Stadium deal served its purpose for Farmers
Four years ago last month, AEG and Farmers Insurance revealed a blockbuster partnership tied to the proposed development of an NFL stadium in downtown Los Angeles. They announced a mammoth 30-year naming-rights deal valued at $600 million to $700 million, touted as the biggest agreement in sports. Farmers Field would be the name of the 68,000-seat facility.
|A rendering shows how Farmers Field would have looked in downtown Los Angeles.
Today, the Farmers Field deal is dead. Three NFL teams, the St. Louis Rams, San Diego Chargers and Oakland Raiders, have identified Inglewood and Carson as potential stadium sites, and AEG announced last week that it had pulled the plug on the downtown project.
It was a quiet end to a big deal that in 2011 marked AEG’s latest coup under the leadership of Tim Leiweke, the firm’s former president and CEO. To celebrate the occasion, AEG threw a big outdoor party at L.A. Live, attended by dignitaries including Antonio Villaraigosa, Los Angeles’ mayor at the time and a project supporter.
Their message: Farmers Field would be the next step for revitalizing Los Angeles after Staples Center and L.A. Live turned around a bleak part of the city. The stadium would be the final piece for developing the best sports and entertainment district in North America.
At the time, Farmers Chief Marketing Officer Kevin Kelso said, “This is going to put Farmers up as a brand and get exposure at a really high level, and that’s attractive to us. We saw the potential for this project to revitalize downtown forever and really wanted to be a part of that.”
The Farmers Field website was still up last week, but the flashy renderings and videos produced by Gensler, the same architect that worked on L.A. Live, are now merely postcards from a future that will never be. The designer’s work is part of the $50 million AEG spent on the project, company spokesman Michael Roth said.
For all those wrapping their arms around Farmers Field, there was one glaring omission: the absence of an NFL tenant to fill the stadium. No worries, Leiweke had told Farmers officials, whom he asked to look past the void. But that key obstacle led to the project’s downfall.
The relationship between Farmers and AEG remains, but several principals involved in the agreement, including Kelso and Leiweke, have departed the companies.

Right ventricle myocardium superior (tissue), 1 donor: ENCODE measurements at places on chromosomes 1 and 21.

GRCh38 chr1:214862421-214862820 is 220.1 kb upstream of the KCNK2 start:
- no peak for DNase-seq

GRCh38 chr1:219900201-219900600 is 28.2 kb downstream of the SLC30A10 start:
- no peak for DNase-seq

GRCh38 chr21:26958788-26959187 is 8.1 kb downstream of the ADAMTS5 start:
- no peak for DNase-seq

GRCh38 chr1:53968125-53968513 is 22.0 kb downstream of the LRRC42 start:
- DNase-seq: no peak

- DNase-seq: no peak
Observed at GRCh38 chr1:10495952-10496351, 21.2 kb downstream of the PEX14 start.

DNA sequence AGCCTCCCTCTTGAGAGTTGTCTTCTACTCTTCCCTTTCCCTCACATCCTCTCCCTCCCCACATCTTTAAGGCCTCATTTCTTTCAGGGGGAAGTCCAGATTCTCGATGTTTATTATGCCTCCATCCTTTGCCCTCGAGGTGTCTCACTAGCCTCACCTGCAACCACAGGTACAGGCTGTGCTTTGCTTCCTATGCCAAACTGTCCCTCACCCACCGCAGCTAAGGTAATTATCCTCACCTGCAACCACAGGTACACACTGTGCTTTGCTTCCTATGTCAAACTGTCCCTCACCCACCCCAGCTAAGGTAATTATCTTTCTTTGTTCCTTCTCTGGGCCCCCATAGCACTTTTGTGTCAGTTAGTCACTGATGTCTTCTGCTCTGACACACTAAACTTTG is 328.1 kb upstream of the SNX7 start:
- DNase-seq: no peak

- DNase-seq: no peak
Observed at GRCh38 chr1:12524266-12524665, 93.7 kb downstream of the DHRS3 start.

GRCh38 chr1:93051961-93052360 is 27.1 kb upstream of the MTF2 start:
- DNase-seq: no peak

Other Farmers Insurance executives that embraced the deal also left or shifted roles in the company, including Chuck Browning. The former head of sponsorships, events and corporate giving is now Farmers’ head of agent and customer experience for personal lines.
At a SportsBusiness Journal conference in June 2014, Browning said, “We were kind of a nonmentioned brand five years ago … a quiet giant in the insurance marketplace but not on the forefront and in a marketplace that is dog-eat-dog, as competitive as it can be.”
The Farmers Field partnership vaulted Farmers to the front of the pack in brand awareness without it having to pay a penny to AEG, according to Browning.
“As the brand, we have been the greatest benefactor and we have yet to write a check,” he said at the conference. “We have had unprecedented media coverage. I’m sure this one will be studied forever, and we are kind of the envy of stadium naming-rights deals.”
Sports marketers agree. Whether any money changed hands is debatable, considering the agreements already in place between the two firms and the fact that neither is talking about it publicly. But the deal accomplished its goal by providing Farmers Insurance with prime exposure over the past four years through reams of media coverage tied to the NFL’s potential return to Los Angeles.
Front Row Analytics attached a value of $6 million in total exposure for Farmers Insurance, said Eric Smallwood, Front Row’s senior vice president. It peaked at $2.5 million the first year, trickled down after the initial buzz and picked up again last week, Smallwood said.
Mike Stevens, the New York Giants’ senior vice president and chief marketing officer, said, “If publicity and branding are things that a company wants — and I believe Farmers did — they got a lot of value out of that move.
“They really wanted to show they were committed to Los Angeles and the league, so it will be telling to look at their interest in getting involved with another possible NFL facility.”
And even though it fell apart, the Farmers Field deal was important because it established a market for what a company is willing to pay for naming rights to an NFL stadium in Los Angeles, said Rob Yowell, president of Gemini Sports Group.
Kevin Rochlitz, the Baltimore Ravens’ vice president of corporate sales and development, said, “If you’re a new [NFL] team in L.A., a lot of the groundwork for naming rights has already been done.”
In the end, AEG and Farmers Insurance both had great intentions, said Randy Bernstein, president and CEO of Premier Partnerships, the agency brokering naming rights for the new Atlanta Falcons stadium.
“Tim is the best in the business, and he did it exactly the way it should have been done,” Bernstein said. “It showed Farmers’ commitment to make a dream for many in Los Angeles come true. They were both doing their fair share to bring a stadium to life.”